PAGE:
More than two decades ago (i.e. on 15 January 2001), 2 American entrepreneurs - Jimmy Wales and Larry Sanger - launched an online encyclopedia called 'Wikipedia'. Despite much criticism early on about inaccuracies among scholars and educators, it has gone on to be hugely successful. Overseen by the nonprofit Wikimedia Foundation, Wikipedia is now one of the most-visited sites on the Internet. It is now available in more than 300 languages and is maintained by a community of volunteer editors. According to Wikimedia foundation, people around the world look to Wikipedia around 21 billion times every month for information on everything from politics, to music, sports, and beyond. Over 20 years, it has become the largest collection of open knowledge in human history. Wikipedia is actually a manifestation of the power of human collaboration, creativity, and curiosity. But, how has Wikipedia, built on a model of radical collaboration, remained true to its original mission of "free access to the sum of all human knowledge" when other tech phenomena have devolved into advertising platforms?

The MIT publication "Wikipedia @ 20: Stories of an Incomplete Revolution", edited by academic and author Dr. Joseph M. Reagle, Jr. and social Scientist Dr. Jackie Koerner, is a collection of essays about Wikipedia. In this book, 34 academics, researchers, scholars, activists, journalists and volunteers reflect on Wikipedia's first twenty years, revealing connections across disciplines and borders, languages and data, the professional and personal. They consider Wikipedia's history, the richness of the connections that underpin it, and its founding vision. Their essays and articles look at, among other things, the shift from bewilderment to respect in press coverage of Wikipedia; Wikipedia as "the most important laboratory for social scientific and computing research in history"; and the acknowledgment that "free access" includes not just access to the material but freedom to contribute-that the summation of all human knowledge is biased by who documents it.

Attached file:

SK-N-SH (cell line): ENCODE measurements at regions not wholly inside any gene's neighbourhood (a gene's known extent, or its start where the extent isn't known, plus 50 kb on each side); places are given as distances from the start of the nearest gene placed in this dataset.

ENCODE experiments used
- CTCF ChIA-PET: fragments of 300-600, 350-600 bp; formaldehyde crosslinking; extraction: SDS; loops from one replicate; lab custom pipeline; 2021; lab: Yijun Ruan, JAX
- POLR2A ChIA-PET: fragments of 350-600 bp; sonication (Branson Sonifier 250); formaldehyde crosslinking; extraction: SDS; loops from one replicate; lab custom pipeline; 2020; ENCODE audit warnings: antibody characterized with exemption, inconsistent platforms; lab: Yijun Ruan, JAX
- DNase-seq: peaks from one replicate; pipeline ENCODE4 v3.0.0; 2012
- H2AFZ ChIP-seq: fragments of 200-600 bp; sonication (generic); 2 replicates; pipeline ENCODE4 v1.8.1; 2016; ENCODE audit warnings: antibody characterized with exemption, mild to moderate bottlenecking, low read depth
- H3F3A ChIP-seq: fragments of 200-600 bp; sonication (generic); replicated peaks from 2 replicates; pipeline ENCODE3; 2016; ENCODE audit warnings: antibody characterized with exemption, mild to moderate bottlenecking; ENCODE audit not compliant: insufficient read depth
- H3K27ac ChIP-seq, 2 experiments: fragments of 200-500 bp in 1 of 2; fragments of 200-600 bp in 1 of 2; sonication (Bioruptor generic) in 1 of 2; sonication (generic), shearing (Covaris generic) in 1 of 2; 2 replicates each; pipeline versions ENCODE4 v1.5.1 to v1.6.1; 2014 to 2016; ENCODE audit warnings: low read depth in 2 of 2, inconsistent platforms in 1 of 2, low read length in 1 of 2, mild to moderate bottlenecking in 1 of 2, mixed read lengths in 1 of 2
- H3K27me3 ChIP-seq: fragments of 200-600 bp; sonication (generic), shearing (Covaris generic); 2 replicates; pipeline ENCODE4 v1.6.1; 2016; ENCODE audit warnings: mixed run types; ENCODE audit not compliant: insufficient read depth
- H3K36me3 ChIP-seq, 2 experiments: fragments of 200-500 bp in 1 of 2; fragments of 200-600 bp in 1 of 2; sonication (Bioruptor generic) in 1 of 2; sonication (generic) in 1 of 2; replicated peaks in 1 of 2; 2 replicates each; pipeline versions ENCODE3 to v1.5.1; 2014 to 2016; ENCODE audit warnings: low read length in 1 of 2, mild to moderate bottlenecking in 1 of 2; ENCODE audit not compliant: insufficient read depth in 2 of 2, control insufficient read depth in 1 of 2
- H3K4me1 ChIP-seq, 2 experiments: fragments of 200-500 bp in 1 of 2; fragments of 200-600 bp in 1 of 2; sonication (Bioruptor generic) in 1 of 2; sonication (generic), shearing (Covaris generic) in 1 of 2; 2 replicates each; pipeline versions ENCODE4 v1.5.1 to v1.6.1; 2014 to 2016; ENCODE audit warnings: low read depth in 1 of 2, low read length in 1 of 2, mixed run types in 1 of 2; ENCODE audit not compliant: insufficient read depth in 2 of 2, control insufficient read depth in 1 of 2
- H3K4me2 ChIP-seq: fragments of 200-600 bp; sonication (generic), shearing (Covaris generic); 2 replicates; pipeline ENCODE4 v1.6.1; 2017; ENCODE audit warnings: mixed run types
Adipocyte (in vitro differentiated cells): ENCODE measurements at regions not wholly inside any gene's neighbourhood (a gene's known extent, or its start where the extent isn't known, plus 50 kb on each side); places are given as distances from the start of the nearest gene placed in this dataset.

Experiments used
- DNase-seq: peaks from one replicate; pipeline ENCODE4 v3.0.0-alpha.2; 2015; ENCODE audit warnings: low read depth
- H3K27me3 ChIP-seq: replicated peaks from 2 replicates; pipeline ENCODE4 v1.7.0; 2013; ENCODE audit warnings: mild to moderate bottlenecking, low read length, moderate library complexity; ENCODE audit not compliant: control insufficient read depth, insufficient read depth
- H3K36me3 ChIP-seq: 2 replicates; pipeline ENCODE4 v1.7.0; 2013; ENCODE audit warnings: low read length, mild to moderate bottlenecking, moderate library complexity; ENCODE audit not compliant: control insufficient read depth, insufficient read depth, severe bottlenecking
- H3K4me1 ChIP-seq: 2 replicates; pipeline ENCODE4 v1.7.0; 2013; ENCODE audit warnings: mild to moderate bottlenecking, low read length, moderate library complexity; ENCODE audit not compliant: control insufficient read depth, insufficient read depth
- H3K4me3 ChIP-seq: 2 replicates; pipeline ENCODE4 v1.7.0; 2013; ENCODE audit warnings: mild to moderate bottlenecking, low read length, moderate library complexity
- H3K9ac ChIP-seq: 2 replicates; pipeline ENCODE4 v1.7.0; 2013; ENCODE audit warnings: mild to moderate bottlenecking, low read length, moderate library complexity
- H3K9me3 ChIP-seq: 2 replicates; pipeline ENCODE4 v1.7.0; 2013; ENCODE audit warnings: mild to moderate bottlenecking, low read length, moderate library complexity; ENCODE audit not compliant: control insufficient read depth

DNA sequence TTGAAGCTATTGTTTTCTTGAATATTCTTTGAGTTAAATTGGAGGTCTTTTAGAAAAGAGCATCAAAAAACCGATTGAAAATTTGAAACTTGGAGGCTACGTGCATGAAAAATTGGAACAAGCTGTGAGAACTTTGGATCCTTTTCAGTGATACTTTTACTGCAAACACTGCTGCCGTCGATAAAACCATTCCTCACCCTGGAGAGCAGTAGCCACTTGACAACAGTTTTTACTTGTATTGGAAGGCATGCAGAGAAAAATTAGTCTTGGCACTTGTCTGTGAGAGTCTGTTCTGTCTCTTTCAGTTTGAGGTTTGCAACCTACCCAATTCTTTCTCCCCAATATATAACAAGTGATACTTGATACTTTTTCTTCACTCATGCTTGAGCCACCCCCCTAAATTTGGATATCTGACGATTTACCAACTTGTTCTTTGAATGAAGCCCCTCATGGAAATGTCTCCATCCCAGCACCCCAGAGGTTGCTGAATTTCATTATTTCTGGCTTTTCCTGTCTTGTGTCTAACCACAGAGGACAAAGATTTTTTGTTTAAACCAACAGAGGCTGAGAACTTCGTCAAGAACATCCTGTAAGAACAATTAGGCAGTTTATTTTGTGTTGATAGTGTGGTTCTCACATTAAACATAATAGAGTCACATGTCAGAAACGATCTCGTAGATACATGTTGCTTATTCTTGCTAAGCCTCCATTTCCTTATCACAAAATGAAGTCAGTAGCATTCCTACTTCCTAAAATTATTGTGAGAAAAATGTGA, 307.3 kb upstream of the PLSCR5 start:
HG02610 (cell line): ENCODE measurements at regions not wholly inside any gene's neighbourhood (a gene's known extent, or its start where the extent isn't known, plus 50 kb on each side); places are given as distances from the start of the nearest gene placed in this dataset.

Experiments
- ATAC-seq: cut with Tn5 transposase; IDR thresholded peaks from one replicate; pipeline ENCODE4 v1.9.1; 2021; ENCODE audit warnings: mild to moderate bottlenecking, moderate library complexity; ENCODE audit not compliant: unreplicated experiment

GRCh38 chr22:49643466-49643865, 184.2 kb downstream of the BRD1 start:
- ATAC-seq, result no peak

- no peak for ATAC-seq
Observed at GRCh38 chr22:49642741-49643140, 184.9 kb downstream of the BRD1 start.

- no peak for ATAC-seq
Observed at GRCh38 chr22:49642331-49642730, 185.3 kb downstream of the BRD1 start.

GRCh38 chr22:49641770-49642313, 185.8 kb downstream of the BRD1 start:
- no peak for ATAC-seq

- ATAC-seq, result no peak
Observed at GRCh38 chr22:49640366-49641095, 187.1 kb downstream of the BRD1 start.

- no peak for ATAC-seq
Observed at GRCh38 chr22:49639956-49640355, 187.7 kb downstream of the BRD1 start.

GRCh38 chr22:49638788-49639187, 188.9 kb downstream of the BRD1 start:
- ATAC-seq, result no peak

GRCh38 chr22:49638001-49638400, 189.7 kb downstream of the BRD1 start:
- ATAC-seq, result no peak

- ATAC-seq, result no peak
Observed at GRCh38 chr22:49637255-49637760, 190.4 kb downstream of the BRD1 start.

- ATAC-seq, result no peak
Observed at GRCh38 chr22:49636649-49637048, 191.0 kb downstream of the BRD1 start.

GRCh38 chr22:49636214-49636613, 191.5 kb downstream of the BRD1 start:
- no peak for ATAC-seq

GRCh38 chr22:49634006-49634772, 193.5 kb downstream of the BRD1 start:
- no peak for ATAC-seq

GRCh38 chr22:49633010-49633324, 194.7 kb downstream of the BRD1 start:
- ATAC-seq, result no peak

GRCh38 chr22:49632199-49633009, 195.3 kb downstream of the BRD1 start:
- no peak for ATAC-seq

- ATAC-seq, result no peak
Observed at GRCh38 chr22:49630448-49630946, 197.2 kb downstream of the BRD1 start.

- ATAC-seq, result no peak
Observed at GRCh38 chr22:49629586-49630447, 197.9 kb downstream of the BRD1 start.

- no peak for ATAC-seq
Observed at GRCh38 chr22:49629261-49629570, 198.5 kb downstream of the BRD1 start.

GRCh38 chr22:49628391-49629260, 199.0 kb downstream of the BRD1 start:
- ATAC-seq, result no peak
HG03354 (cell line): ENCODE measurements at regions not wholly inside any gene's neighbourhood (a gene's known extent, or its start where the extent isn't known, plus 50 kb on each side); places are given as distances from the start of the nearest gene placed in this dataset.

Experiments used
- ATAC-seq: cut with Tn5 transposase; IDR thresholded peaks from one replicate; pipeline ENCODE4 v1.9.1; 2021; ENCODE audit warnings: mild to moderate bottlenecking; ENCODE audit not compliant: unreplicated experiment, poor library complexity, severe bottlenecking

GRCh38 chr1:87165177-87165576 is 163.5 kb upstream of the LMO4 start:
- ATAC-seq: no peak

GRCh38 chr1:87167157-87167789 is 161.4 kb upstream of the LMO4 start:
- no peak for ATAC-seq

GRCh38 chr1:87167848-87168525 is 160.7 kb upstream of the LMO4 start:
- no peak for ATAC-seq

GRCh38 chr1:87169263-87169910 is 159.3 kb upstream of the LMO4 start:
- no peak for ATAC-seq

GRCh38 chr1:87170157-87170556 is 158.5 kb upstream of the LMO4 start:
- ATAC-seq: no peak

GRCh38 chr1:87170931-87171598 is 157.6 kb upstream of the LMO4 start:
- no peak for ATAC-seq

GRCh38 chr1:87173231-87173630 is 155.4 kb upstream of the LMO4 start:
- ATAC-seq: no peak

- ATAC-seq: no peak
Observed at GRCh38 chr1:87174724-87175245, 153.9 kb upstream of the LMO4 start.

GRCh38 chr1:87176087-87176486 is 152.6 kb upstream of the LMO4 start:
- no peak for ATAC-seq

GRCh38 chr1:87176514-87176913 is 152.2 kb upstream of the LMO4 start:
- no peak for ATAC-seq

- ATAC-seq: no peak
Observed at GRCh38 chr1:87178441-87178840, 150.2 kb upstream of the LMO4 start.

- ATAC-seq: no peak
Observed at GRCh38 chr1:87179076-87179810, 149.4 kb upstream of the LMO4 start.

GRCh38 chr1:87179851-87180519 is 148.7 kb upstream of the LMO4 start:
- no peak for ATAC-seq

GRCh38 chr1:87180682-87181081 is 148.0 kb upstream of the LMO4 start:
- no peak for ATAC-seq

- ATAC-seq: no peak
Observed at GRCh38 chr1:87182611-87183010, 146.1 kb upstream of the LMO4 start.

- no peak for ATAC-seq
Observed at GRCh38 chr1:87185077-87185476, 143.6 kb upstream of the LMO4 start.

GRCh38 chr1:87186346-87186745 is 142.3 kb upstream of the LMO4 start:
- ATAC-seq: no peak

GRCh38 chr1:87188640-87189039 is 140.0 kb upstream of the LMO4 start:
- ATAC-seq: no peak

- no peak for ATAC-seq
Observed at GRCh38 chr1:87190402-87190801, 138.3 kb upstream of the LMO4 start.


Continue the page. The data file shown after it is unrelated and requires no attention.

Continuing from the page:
The book contains 21 chapters grouped into three main sections: I) Hindsight, II) Connection and III) Vision, followed by a fourth one - Capstone. The first section includes five chapters which are retrospective; they are mini-histories on how.

Wikipedia has been produced and discussed relative to internal and external tensions- such as the encyclopedia's conflict of interest policy. And the insight from these hindsights is that events flow in ways contrary and unexpected. The authors think that the peer-based production that the encyclopedia heralded had much utopian potential, but time has revealed unforeseen limitations; and among the many things Wikipedia is not, it is not a newspaper, but its content and readership is driven by the news. The second section containing eight chapters demonstrates the richness of connections. Wikipedia spans national, cultural, and linguistic divides as well as those between people, data, and machines. Wikipedia has even become "the most important laboratory for social scientific and computing research in history," as one pair of contributors show.

The third section of the book contains eight chapters which shed light on Wikipedia's founding vision, best expressed in the famous provocation to "imagine a world in which every single person on the planet is given free access to the sum of all human knowledge." The book concludes with a capstone from Katherine Maher, the then executive director of the Wikimedia Foundation. She reflects on the past, present, and future of Wikipedia, informed by Wikimedia 2030, the vision and strategy project by the global Wikimedia movement and free knowledge partners.

The writer is an independent researcher. E-mail:

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